Bethlehem Christians Mourn Islamic Jihad Leader

Thousands of Christians in the West Bank town of Bethlehem are mourning Israel’s assassination of an Islamic Jihad leader last week.

"People admired [Mohammed] Shehadeh’s ability to stand up to the Israelis," Sami Awad, Christian executive director of the Holy Land Trust, told the Guardian on Sunday, March 16.

Shehadeh, 48, a top leader of the Jihad’s armed wing, was among four killed by Israeli special forces on Wednesday, March 12.

Christians queued outside Bethlehem’s Nativity Church to mourn his killing.

School principals, teachers and students from the Bethlehem School, the Catholic School and the Greek Orthodox School also paraded outside the church chanting and waving placards praising the martyr.

"The reason he was popular was because he presented a symbol of those individuals who were engaging in resistance," said Awad.

In 1981, Israel slapped a 25-yar jail term against Shehadeh but later released him as part of a prisoner swap deal.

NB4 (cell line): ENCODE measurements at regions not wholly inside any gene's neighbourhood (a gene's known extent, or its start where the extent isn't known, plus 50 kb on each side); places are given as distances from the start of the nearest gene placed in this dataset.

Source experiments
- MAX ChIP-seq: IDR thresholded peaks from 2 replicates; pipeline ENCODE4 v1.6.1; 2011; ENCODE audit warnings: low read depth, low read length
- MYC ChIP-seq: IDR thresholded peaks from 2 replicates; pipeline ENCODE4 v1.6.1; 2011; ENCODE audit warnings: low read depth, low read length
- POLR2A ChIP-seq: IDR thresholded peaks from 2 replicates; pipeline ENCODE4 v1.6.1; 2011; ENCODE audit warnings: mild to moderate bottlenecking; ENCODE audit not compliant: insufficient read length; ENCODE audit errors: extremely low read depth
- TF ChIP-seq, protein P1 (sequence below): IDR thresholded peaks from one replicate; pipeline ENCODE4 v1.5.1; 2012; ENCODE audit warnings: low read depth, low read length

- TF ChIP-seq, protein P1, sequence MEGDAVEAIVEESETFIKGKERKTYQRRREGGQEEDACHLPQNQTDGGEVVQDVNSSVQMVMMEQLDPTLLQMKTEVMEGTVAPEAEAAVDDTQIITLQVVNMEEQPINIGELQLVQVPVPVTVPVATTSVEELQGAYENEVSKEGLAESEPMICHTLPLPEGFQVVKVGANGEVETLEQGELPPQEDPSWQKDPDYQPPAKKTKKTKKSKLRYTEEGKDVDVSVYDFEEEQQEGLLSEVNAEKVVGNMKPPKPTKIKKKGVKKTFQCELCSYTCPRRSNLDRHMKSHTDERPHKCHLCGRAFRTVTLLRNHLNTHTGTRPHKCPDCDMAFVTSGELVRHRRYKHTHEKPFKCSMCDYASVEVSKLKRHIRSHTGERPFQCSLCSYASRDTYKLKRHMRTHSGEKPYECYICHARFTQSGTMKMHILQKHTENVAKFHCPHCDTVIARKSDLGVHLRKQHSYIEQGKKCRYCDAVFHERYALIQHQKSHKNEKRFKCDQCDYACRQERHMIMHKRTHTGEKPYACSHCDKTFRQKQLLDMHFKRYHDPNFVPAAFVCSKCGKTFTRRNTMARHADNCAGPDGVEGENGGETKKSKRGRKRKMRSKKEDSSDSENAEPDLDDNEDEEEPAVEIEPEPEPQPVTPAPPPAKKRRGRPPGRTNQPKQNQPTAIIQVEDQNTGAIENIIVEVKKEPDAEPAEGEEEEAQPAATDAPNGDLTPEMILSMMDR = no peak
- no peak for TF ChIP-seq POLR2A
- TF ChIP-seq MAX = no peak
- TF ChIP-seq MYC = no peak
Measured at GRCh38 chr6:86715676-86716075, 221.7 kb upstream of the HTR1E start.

In 1992, it expelled him to south Lebanon with a group with Jihad and Hamas leaders, including Ismail Haniyeh and Mahmoud Al-Zahhar.


Former Bethlehem mayor Hanna Nasser, also a Christian, criticized Israel for assassinating Shehadeh.

"The killings mean killing the peace process," he said.

"Blood bleeds blood."

Israel killed up to 130 Palestinians, a quarter of them children, in an onslaught against the besieged Gaza Strip last months.

In addition to his resistance role, Shehadeh was recognized his unrelenting battle against corruption in the Palestinian Authority and Palestinian President Mahmoud Abbas’s Fatah group.

He won praise from Bethlehem residents, Christians and Muslims alike, for his support for locals.

Christians recall that the Jihad leader used to carry a card with a Qur’anic verse on one side and a picture of the Virgin Mary on the other.
( and agencies)

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